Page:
This nuclear societal construct, then builds upon itself to create our societies, our nations, our culture, etc. The homosexual movement to consecrate same-sex marriages changes this, does it not? A family, then, would no longer be constituted as a man and a woman who come together to raise children. It stands to reason that changing this simple view of marriage would thus change society in drastic ways. Our entire understanding would have to be molded again into something new.
    Unfortunately, the homosexual debate generates much controversy and has witnessed a mishandling of the subject from both the purporting and opposing sides of the argument. Just because someone does not agree with the sanctioning of homosexuality, does not make him or her a homophobe. I do think that the church has widely mishandled the issue though. It is much simpler to just fear something and condemn things than to show someone, that although you may not agree with what they are doing (or how they are living), you still care for them and are willing to witness God’s love to them. There are misconceptions on both sides of the fence and there are many people who have misrepresented both Christians and homosexuals. Regardless, someone must seriously contemplate and question the societal implications of such a radical change on the construct of marriage and not just simply on the war between the opposing sides.

  • Mike S says:

    Since the election, the up rise of enthusiasm in the black community has been tremendous. There has been celebration, after all the history there has been between blacks and whites, we are finally equal. I personally do not see it that way. Though this is an extremely historic time in our country, I do not believe that there is equilibrium in our society.
    I believe that the poll results are promising, and exciting for our country. We are in uncharted territory for our nation, and after 8 years dealing with something that’s broken and unfixable we are now allowed to feel hope for our country. The black populace has made a giant step forward in our society as a whole; they broke though a wall that many thought would never fall. They did it with a man who is intelligent beyond all reaches of the word. President Obama has a plan of action for this country and is giving us all hope.
    There are many areas in this country where black people are not welcome what so ever. I’m from a small town on the east side of Pennsylvania, and go line dancing on a pretty regular basis when I am home, I went to a tavern on a night they had line dancing while I was in high school. That is when saw a group of people kick a black person out of the tavern because they were black and were quote “Not welcomed here”. I could not believe my eyes when I had seen this. Many people may say they know that there is ‘backwoods racists’ in America, but when you actually see someone get kicked out of an establishment just because they are black, it helps force the point that there are many people who are ignorant to the fact that we are all the same and everyone should be treated equally.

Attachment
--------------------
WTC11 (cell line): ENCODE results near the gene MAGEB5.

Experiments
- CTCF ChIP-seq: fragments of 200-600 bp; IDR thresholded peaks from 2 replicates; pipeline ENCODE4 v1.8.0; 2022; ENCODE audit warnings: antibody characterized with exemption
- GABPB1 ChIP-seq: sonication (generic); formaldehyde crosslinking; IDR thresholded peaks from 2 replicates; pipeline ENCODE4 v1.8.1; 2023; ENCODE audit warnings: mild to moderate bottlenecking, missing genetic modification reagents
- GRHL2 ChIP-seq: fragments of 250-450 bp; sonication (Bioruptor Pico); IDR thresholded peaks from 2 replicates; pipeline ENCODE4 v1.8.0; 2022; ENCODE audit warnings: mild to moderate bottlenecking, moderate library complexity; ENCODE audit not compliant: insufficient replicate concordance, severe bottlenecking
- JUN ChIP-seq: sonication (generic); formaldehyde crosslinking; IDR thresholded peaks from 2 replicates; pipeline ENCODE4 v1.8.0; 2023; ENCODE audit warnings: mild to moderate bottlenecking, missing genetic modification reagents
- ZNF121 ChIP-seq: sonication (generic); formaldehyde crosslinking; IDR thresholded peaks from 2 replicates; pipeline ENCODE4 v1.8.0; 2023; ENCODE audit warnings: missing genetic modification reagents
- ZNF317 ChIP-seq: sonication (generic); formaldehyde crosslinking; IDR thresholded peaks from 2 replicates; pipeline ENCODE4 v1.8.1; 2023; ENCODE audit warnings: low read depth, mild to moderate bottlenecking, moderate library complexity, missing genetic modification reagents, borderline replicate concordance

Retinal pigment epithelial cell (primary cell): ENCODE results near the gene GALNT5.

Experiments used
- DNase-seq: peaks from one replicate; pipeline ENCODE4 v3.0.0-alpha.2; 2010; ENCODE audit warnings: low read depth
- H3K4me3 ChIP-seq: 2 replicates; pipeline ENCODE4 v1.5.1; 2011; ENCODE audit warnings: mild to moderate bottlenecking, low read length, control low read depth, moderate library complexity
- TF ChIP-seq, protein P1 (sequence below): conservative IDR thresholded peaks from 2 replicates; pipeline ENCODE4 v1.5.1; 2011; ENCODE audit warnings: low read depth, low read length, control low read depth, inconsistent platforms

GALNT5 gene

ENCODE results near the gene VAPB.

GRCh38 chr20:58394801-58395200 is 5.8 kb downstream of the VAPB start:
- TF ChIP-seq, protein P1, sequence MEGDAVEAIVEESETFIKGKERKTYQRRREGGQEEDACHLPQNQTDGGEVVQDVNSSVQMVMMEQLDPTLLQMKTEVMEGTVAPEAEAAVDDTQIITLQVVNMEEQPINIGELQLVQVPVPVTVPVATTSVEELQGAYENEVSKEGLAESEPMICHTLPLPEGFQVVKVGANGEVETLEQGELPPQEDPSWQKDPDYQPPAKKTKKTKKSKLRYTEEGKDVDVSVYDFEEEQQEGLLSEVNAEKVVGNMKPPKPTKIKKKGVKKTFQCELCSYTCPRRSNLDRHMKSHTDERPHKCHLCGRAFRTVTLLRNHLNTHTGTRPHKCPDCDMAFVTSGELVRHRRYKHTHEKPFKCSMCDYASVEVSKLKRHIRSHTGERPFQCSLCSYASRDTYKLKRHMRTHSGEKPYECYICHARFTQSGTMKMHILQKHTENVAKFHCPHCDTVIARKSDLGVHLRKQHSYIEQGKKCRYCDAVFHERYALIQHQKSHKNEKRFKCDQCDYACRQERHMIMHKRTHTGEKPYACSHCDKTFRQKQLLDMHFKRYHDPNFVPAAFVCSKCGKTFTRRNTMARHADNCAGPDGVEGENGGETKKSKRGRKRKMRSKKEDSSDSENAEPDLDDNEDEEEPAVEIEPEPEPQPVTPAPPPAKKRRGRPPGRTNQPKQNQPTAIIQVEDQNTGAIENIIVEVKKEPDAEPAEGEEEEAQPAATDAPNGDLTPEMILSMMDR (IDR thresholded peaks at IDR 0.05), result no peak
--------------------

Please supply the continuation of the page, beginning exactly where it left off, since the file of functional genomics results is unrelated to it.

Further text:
The poll results are promising, and we can only move up from here. Yes a black man has reached the highest level in our government, but when I look at it, I see a man who was the most qualified for the position. MLK, though he would be ecstatic over the forward progress our country has just taken, would see that we as a people, still need to move forward. We still see President Obama as a black man; MLK would want us to see him an American, a man with no color, a man that is the same as you and I. We need to stop the narrow mindedness of those “backwoods racists”, prove to them that we are all the same, and that our society is moving forward with or without them. The future is extremely promising for me and my generation and even my own children, and hopefully our first black president, Obama will allow us to live in a country with no color barriers, a nation of one.

    Mike Sands

  • Jeremy says: